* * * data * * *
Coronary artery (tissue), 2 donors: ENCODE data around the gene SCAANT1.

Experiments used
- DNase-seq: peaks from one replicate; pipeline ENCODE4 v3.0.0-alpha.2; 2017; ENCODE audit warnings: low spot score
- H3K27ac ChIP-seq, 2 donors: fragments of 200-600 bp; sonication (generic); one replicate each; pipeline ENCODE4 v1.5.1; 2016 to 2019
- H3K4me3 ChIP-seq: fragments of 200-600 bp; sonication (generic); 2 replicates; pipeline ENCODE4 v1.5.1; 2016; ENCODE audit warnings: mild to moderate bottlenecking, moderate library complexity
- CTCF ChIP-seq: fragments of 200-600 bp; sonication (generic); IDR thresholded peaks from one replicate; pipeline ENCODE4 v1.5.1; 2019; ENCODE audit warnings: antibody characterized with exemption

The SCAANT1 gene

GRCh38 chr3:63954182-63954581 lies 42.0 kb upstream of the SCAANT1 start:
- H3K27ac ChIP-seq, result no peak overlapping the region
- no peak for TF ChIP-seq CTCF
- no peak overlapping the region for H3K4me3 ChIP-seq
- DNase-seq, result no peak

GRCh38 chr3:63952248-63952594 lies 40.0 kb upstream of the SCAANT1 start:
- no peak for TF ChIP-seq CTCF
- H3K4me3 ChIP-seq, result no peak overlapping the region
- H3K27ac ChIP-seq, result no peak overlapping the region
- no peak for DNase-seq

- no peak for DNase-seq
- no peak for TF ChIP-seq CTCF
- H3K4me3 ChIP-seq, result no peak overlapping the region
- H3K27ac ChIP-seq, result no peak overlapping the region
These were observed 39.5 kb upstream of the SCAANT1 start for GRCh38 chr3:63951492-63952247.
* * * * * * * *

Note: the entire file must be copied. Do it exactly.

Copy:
Coronary artery (tissue), 2 donors: ENCODE data around the gene SCAANT1.

Experiments used
- DNase-seq: peaks from one replicate; pipeline ENCODE4 v3.0.0-alpha.2; 2017; ENCODE audit warnings: low spot score
- H3K27ac ChIP-seq, 2 donors: fragments of 200-600 bp; sonication (generic); one replicate each; pipeline ENCODE4 v1.5.1; 2016 to 2019
- H3K4me3 ChIP-seq: fragments of 200-600 bp; sonication (generic); 2 replicates; pipeline ENCODE4 v1.5.1; 2016; ENCODE audit warnings: mild to moderate bottlenecking, moderate library complexity
- CTCF ChIP-seq: fragments of 200-600 bp; sonication (generic); IDR thresholded peaks from one replicate; pipeline ENCODE4 v1.5.1; 2019; ENCODE audit warnings: antibody characterized with exemption

The SCAANT1 gene

GRCh38 chr3:63954182-63954581 lies 42.0 kb upstream of the SCAANT1 start:
- H3K27ac ChIP-seq, result no peak overlapping the region
- no peak for TF ChIP-seq CTCF
- no peak overlapping the region for H3K4me3 ChIP-seq
- DNase-seq, result no peak

GRCh38 chr3:63952248-63952594 lies 40.0 kb upstream of the SCAANT1 start:
- no peak for TF ChIP-seq CTCF
- H3K4me3 ChIP-seq, result no peak overlapping the region
- H3K27ac ChIP-seq, result no peak overlapping the region
- no peak for DNase-seq

- no peak for DNase-seq
- no peak for TF ChIP-seq CTCF
- H3K4me3 ChIP-seq, result no peak overlapping the region
- H3K27ac ChIP-seq, result no peak overlapping the region
These were observed 39.5 kb upstream of the SCAANT1 start for GRCh38 chr3:63951492-63952247.